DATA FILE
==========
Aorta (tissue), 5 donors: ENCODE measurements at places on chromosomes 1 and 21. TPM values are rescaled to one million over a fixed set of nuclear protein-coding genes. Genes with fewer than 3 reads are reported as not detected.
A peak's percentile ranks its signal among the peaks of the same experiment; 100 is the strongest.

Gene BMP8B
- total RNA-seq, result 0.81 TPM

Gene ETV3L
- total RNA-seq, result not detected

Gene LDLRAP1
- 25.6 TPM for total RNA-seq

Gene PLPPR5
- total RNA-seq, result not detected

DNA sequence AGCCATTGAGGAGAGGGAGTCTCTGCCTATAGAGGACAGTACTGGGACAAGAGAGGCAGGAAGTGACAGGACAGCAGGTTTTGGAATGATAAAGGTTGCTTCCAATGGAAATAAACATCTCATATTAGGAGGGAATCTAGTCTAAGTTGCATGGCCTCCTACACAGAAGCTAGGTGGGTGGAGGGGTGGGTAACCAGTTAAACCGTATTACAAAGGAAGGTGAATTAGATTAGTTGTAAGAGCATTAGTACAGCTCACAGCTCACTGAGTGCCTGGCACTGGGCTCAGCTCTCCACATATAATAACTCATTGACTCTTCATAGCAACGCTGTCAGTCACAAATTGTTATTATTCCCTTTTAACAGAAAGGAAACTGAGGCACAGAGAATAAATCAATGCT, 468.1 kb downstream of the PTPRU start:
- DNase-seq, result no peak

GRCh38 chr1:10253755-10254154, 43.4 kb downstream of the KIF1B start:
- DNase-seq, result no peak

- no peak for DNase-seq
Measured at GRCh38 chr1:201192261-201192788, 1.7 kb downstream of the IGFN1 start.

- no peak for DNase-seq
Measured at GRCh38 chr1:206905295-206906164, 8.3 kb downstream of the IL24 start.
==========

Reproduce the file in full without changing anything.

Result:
Aorta (tissue), 5 donors: ENCODE measurements at places on chromosomes 1 and 21. TPM values are rescaled to one million over a fixed set of nuclear protein-coding genes. Genes with fewer than 3 reads are reported as not detected.
A peak's percentile ranks its signal among the peaks of the same experiment; 100 is the strongest.

Gene BMP8B
- total RNA-seq, result 0.81 TPM

Gene ETV3L
- total RNA-seq, result not detected

Gene LDLRAP1
- 25.6 TPM for total RNA-seq

Gene PLPPR5
- total RNA-seq, result not detected

DNA sequence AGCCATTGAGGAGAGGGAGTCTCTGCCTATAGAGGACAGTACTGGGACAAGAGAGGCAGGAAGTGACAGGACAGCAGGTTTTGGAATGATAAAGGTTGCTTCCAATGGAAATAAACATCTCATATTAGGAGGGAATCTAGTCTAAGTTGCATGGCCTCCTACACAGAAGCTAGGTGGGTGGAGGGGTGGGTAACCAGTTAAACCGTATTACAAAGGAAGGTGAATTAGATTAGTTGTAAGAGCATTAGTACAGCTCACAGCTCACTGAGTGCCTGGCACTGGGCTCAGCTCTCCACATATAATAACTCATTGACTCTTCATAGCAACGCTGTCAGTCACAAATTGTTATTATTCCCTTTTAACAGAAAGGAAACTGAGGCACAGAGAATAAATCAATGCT, 468.1 kb downstream of the PTPRU start:
- DNase-seq, result no peak

GRCh38 chr1:10253755-10254154, 43.4 kb downstream of the KIF1B start:
- DNase-seq, result no peak

- no peak for DNase-seq
Measured at GRCh38 chr1:201192261-201192788, 1.7 kb downstream of the IGFN1 start.

- no peak for DNase-seq
Measured at GRCh38 chr1:206905295-206906164, 8.3 kb downstream of the IL24 start.